You start Googling the iPhone 13 release date because your iPhone 12 has already lost its sparkle. You spend an hour looking for a new UberEats because your old favorite now bores you. You buy a 72-inch LCD television because 48 inches doesn’t cut it anymore. This is the “hedonic treadmill”.
Humans adapt. It’s what we do. And it’s what has allowed us to dominate an entire planet. But this ready adaptability of the brain is what turns the once exciting, into the mundane.
We pay attention to novel stimuli and tune out those we’ve “habituated” to. In the past this was essential for survival, preventing overwhelm from a never-ending barrage of incoming stimuli. We conserve brain energy by paying less attention to the familiar, leaving more energy to watch for potential threats.
The downside of this process is that we pay less attention to novel things we enjoy. “Hedonic adaptation” is the name of this phenomenon, and it’s the reason why we’re always seeking more.
We reach for junk food to give us the hit our routine, healthy meals no longer give us. We buy new things because our old purchases don’t excite us anymore. We seek new partners because we miss the high of courtship. This desensitization to life’s pleasures is the force that powers the “hedonic treadmill”.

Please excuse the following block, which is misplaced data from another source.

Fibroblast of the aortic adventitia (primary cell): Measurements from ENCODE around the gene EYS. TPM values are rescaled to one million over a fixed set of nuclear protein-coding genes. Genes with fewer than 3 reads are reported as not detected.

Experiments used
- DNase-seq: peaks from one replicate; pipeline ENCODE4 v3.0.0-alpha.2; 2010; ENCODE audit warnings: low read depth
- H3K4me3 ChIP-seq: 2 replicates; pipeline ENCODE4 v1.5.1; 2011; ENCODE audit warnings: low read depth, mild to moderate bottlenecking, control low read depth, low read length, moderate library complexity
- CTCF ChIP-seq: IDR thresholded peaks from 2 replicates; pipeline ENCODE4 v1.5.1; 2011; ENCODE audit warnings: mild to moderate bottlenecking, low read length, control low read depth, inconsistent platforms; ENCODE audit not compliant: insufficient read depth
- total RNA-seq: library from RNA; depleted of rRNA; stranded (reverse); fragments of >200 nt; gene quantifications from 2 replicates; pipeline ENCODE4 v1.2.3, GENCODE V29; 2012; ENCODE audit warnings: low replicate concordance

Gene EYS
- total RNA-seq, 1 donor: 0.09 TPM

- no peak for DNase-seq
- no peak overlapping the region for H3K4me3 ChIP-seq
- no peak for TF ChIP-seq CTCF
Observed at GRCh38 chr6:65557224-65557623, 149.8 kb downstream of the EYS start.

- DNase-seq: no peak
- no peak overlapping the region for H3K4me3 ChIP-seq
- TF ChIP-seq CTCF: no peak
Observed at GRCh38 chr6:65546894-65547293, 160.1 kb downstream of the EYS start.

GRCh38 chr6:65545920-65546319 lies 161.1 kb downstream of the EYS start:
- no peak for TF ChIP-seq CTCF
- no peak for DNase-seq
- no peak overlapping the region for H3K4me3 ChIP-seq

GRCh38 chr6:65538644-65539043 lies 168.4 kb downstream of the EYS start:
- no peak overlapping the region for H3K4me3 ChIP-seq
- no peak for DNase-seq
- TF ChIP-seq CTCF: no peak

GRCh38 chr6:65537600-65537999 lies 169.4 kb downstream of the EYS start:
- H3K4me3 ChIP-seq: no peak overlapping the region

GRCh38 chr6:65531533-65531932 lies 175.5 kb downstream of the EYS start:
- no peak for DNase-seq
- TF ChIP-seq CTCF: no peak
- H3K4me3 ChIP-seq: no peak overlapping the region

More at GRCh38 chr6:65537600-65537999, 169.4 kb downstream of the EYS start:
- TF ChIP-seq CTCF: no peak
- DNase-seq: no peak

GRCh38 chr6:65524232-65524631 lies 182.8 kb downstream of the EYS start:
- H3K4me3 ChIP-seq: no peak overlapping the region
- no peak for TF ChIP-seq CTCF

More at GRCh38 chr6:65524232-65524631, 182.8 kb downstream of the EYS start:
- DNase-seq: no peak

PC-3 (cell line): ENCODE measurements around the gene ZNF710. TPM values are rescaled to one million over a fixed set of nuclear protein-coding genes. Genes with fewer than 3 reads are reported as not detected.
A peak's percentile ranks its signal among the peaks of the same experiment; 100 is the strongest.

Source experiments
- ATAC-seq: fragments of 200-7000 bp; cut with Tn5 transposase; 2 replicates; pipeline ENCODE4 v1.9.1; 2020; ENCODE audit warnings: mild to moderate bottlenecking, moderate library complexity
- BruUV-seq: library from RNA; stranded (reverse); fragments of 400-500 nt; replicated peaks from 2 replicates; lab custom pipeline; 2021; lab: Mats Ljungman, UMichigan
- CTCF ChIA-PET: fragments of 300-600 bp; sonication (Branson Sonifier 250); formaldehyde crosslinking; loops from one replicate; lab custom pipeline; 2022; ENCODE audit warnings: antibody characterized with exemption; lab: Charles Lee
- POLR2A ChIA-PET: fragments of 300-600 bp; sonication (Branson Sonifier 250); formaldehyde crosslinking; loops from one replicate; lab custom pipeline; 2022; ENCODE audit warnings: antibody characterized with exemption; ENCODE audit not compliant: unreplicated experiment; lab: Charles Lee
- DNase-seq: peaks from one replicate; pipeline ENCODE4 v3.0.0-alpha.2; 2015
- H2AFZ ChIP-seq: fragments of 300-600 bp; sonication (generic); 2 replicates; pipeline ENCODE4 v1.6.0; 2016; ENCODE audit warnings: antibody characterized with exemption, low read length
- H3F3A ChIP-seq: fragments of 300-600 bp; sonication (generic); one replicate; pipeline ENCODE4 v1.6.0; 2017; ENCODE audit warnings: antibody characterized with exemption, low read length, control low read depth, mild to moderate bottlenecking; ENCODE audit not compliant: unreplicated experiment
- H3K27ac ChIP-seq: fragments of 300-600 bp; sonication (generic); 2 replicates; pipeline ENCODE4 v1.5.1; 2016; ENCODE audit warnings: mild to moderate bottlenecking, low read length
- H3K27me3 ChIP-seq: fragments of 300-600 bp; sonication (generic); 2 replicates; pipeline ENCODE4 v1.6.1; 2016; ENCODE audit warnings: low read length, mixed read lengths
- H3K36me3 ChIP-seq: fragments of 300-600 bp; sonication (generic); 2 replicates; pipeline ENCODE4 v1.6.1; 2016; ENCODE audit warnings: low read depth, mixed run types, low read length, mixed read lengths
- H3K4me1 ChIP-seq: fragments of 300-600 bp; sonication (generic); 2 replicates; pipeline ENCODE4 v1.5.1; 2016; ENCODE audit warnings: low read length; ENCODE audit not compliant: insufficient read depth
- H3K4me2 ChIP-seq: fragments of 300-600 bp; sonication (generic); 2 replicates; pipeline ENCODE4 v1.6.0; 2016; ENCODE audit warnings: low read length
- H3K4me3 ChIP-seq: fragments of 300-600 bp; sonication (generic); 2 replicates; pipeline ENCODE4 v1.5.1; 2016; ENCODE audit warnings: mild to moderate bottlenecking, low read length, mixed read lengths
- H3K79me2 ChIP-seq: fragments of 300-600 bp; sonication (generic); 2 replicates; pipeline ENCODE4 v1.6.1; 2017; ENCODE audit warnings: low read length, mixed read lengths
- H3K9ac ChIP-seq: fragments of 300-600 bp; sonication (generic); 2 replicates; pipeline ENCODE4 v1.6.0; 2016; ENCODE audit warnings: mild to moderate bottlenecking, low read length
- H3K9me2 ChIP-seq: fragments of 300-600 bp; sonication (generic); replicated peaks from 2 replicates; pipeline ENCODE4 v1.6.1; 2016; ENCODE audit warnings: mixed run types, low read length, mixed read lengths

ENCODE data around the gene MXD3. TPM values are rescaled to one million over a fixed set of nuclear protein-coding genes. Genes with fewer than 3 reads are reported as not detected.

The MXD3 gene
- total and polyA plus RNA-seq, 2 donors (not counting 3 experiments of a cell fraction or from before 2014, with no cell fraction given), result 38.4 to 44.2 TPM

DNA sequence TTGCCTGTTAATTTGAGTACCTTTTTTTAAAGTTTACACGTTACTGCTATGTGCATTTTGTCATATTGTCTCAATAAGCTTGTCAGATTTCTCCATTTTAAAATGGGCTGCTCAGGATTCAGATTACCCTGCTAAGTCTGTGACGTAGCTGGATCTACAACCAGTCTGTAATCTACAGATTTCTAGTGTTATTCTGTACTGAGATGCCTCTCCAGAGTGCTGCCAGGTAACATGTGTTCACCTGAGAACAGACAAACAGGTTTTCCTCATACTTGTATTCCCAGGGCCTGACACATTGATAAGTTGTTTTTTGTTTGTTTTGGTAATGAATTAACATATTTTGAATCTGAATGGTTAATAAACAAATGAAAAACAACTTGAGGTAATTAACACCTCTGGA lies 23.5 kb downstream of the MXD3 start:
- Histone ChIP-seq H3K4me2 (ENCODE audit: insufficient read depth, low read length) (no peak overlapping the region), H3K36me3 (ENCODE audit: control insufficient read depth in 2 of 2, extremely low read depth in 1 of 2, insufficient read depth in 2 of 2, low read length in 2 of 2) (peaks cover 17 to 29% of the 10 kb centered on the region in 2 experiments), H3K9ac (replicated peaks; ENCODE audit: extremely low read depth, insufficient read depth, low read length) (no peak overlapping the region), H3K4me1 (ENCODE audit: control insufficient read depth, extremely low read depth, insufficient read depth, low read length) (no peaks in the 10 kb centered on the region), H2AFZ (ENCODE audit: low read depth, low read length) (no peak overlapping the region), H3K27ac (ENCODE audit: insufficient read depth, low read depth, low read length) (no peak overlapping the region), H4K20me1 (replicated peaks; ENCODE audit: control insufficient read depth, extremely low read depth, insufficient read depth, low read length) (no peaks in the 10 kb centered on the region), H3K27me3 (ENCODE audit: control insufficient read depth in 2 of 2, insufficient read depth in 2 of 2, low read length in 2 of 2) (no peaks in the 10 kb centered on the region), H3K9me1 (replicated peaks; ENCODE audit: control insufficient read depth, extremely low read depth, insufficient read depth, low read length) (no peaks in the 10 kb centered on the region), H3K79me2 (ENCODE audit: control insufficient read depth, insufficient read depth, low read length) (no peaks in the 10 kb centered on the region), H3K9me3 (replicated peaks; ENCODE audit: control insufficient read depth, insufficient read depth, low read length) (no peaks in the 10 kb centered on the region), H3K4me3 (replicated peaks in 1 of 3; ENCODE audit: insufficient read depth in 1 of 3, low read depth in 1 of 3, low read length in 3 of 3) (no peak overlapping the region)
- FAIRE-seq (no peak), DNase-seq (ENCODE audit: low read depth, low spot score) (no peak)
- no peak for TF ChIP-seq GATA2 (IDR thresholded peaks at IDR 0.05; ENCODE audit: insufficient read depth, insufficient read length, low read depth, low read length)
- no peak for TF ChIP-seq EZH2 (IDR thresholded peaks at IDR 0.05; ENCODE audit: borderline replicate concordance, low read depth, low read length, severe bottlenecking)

The Prison of "Wanting"
We used to believe addiction was driven by the “liking” of a reward, but it’s now viewed as a condition of pathological “wanting”. For addicts, the “liking” component of a reward is often a faded memory, but their brain keeps “wanting” it regardless. They continue to seek the reward even though they no longer “like” it.
Similarly, when on the “hedonic treadmill” we continue to “want” things, despite knowing our “liking” of them will only be fleeting. Our brain lies each time telling us “this thing will satisfy you forever!” and we fall for it again and again.
We see the problem as not having what we “want”, but really it’s that when we get what we “want”, our “liking” of it doesn’t last. What we’d prefer is to be able to hold on to that feeling of “liking” something, and not have to keep chasing temporary highs.
To get off the “hedonic treadmill” we just need to find a way to keep liking the things we already have. By “liking” more, we may “want” less. How do we do this?
If “hedonic adaptation” leads us to pay less attention to the things we used to enjoy, then to intervene we need to start paying more attention.
If I played you loud, unpredictable noises, you’d reflexively blink in response to each noise. But soon you’d “habituate”, learning to ignore the noises and no longer blinking. This experiment was performed on advanced meditators who’d attended a three-year retreat. Despite hearing the loud noises multiple times, they kept blinking as if hearing them for the first time — they showed less “habituation”.